In what came across as a combination pep rally and old-time revival, Vice President Mike Pence asked flight controllers, engineers and astronauts at the Johnson Space Center Thursday to “rededicate” themselves to carrying out the Trump administration’s drive to establish a permanent U.S. presence around the moon in the early 2020s before eventual voyages to Mars.
Flight controllers have not heard from NASA’s Opportunity Mars rover since June 10 when an increasingly severe global dust storm blocked out the sun, preventing its solar arrays from recharging the robot’s batteries. But the dust storm is finally abating and engineers are hopeful the long-lived rover will wake up and phone home in the next few weeks.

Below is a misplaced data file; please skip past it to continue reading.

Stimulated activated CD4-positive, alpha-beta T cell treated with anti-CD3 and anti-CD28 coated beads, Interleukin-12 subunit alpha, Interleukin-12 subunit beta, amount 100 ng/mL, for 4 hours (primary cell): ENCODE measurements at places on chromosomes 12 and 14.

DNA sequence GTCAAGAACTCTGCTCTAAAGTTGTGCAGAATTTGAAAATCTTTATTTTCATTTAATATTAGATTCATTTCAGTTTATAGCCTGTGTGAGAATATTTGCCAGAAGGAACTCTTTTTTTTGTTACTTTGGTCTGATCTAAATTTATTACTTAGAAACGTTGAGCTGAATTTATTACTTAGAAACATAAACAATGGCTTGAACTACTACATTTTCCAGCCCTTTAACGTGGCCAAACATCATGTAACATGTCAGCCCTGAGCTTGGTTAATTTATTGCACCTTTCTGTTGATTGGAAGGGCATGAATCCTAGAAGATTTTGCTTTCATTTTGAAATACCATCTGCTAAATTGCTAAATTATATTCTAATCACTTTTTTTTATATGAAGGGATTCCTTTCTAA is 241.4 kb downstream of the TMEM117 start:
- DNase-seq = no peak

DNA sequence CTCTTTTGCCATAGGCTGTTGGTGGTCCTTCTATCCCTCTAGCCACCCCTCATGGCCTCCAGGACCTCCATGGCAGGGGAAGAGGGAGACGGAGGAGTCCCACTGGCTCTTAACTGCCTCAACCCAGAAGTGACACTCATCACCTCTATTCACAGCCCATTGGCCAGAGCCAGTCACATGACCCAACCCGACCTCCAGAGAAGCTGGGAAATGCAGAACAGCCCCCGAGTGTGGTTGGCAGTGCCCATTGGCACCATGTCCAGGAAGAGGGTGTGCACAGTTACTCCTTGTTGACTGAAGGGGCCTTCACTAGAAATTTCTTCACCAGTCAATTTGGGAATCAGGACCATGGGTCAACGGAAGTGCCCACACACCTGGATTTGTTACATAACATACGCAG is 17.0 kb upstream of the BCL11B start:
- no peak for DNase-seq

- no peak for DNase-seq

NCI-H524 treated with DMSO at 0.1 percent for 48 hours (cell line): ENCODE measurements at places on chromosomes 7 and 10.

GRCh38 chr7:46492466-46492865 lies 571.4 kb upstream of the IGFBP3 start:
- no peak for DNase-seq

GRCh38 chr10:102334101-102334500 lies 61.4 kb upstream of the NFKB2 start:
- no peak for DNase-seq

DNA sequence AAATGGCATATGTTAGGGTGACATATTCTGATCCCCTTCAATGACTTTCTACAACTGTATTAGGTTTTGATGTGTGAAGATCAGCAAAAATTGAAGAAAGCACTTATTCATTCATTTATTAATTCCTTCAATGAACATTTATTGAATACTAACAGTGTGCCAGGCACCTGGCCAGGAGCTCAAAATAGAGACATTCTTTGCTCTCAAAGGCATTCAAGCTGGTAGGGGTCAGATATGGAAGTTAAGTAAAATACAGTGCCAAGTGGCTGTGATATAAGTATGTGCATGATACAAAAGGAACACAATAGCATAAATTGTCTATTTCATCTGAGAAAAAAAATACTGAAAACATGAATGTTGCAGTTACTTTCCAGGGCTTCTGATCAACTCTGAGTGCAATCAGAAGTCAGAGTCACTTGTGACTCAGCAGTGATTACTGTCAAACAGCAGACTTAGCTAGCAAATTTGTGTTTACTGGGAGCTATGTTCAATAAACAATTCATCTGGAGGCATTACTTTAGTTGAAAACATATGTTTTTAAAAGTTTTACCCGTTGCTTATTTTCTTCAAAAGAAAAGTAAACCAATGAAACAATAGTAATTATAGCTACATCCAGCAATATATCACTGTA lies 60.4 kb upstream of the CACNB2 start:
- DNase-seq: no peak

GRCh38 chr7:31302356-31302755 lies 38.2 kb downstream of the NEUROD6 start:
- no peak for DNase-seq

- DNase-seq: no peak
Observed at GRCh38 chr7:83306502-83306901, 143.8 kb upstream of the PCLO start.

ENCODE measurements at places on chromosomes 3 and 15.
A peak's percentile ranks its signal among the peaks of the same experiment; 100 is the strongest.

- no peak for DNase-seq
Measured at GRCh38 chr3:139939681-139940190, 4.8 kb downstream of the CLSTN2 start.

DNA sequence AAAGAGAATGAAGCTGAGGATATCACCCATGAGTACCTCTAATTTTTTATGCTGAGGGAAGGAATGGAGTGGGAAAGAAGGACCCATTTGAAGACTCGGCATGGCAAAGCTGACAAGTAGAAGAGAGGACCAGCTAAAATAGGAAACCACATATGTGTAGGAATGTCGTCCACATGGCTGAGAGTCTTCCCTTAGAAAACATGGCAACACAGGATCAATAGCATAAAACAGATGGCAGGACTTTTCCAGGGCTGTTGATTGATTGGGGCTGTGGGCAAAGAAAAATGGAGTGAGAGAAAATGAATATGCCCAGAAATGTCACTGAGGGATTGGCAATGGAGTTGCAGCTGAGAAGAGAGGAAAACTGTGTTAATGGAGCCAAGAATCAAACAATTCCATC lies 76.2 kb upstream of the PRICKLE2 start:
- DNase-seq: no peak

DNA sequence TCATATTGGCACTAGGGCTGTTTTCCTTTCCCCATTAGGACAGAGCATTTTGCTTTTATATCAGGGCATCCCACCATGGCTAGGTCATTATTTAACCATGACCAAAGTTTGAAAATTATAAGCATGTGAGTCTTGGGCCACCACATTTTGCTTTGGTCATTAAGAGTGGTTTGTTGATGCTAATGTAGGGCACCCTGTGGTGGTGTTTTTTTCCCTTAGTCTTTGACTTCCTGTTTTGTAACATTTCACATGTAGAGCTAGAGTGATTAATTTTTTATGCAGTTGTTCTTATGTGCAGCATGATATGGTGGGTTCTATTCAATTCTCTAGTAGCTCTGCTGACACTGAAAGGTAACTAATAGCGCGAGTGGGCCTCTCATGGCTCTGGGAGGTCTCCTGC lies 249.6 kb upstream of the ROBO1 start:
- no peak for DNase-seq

Two astronauts floated outside the International Space Station Thursday and installed two new cameras on the front of the lab complex that will provide views of commercial crew ships during final approach and docking. The spacewalkers also replaced a faulty high-definition camera and closed a door that was jammed open on an external instrument.
NASA’s Opportunity Mars rover, 14 years past its original 90-day design life, has dropped out of contact with Earth after powering down everything but its master clock in a bid to weather a huge dust storm that is blotting out the sun, preventing the solar-powered rover from recharging its batteries, mission managers said Wednesday.